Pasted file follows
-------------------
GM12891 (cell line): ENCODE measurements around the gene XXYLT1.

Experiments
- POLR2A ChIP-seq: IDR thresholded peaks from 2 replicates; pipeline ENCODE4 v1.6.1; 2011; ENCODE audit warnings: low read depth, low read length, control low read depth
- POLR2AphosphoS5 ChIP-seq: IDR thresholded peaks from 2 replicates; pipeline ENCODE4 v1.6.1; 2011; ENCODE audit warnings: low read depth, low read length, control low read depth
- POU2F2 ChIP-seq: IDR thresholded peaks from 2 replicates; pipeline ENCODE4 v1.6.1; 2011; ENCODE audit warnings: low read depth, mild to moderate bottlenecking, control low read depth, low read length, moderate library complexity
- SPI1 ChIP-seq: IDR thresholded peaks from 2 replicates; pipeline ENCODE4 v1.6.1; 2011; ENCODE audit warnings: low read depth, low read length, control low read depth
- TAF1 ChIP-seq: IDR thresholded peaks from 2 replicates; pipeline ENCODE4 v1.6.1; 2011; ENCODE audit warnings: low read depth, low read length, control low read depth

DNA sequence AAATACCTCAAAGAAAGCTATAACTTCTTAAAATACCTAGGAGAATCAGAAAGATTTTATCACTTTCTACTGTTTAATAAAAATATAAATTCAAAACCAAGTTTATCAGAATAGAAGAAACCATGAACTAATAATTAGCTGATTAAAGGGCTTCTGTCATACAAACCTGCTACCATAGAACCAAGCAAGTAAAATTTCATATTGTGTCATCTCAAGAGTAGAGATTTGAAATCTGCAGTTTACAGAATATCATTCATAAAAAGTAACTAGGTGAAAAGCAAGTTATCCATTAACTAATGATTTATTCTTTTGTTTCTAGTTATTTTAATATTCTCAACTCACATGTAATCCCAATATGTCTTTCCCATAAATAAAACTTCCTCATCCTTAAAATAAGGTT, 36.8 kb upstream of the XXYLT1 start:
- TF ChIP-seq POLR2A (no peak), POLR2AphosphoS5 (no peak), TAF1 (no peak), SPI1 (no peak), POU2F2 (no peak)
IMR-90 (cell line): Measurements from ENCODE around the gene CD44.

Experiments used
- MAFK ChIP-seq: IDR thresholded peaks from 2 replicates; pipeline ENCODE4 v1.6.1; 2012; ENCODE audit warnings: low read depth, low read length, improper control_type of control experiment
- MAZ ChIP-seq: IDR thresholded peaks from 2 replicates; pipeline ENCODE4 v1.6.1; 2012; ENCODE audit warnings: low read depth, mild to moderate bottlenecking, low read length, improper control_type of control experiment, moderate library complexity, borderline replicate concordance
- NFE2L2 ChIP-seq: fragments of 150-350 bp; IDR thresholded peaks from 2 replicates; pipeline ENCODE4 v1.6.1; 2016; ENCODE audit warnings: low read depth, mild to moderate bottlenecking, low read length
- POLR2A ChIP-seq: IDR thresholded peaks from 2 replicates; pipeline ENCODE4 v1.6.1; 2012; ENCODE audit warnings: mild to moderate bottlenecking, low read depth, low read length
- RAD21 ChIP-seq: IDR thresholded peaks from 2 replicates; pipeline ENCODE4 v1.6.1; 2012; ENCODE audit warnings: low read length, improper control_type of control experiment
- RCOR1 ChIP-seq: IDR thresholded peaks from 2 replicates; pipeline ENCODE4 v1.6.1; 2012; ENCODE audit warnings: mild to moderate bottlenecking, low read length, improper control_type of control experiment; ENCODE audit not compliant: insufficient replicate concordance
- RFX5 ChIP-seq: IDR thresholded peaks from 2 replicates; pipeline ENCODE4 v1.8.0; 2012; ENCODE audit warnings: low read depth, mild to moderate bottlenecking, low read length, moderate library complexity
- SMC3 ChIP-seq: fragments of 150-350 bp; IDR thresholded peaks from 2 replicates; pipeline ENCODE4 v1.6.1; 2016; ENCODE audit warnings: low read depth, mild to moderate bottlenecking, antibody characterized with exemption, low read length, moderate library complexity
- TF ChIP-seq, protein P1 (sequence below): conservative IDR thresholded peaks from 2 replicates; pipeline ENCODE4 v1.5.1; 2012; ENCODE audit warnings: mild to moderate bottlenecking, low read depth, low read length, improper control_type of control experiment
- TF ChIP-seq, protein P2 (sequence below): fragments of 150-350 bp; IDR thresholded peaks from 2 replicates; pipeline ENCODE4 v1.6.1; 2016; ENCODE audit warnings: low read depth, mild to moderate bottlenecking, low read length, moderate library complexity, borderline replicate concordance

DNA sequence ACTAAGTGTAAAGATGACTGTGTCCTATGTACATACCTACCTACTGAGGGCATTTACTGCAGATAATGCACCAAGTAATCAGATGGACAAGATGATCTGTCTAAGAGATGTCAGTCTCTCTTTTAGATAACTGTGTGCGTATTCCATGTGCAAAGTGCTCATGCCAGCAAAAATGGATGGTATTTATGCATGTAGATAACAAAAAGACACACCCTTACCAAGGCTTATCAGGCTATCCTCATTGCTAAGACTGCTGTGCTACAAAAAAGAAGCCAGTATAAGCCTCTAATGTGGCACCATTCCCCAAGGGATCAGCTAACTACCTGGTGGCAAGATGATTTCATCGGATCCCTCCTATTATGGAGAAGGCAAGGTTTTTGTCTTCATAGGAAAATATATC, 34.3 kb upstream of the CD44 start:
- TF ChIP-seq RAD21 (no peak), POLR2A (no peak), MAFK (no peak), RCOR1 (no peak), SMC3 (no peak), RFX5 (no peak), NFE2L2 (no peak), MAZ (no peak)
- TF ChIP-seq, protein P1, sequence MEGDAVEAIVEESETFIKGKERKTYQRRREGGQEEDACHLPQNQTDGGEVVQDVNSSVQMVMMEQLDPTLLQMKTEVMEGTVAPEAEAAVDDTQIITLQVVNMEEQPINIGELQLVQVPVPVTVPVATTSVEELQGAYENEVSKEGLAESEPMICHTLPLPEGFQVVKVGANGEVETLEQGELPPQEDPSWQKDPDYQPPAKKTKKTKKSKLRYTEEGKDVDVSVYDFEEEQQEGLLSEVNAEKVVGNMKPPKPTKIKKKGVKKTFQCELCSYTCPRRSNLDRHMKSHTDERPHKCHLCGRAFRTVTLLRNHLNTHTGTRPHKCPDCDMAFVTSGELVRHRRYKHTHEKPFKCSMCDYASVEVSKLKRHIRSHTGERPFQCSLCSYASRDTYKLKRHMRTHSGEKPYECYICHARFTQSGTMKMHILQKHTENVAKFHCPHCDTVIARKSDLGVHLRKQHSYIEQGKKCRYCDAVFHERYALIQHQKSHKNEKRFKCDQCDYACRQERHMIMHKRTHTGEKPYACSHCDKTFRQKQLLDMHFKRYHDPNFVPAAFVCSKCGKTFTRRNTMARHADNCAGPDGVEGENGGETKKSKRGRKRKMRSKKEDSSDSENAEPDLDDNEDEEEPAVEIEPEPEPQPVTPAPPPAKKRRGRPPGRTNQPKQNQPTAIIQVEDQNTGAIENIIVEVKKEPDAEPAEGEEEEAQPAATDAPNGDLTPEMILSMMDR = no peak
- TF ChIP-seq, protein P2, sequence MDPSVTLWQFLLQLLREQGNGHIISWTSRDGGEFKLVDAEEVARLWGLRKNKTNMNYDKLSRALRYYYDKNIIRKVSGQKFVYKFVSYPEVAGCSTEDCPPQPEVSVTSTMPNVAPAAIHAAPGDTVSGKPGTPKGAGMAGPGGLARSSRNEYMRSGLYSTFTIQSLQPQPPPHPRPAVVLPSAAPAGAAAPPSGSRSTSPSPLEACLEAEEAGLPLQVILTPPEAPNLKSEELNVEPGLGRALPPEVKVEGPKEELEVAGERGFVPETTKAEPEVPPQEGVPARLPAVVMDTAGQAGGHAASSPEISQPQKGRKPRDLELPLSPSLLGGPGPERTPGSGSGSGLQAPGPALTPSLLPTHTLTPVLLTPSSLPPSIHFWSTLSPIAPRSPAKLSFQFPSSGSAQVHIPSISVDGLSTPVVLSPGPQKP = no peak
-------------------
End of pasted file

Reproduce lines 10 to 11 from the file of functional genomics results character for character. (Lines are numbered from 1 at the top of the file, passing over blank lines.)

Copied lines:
IMR-90 (cell line): Measurements from ENCODE around the gene CD44.

Experiments used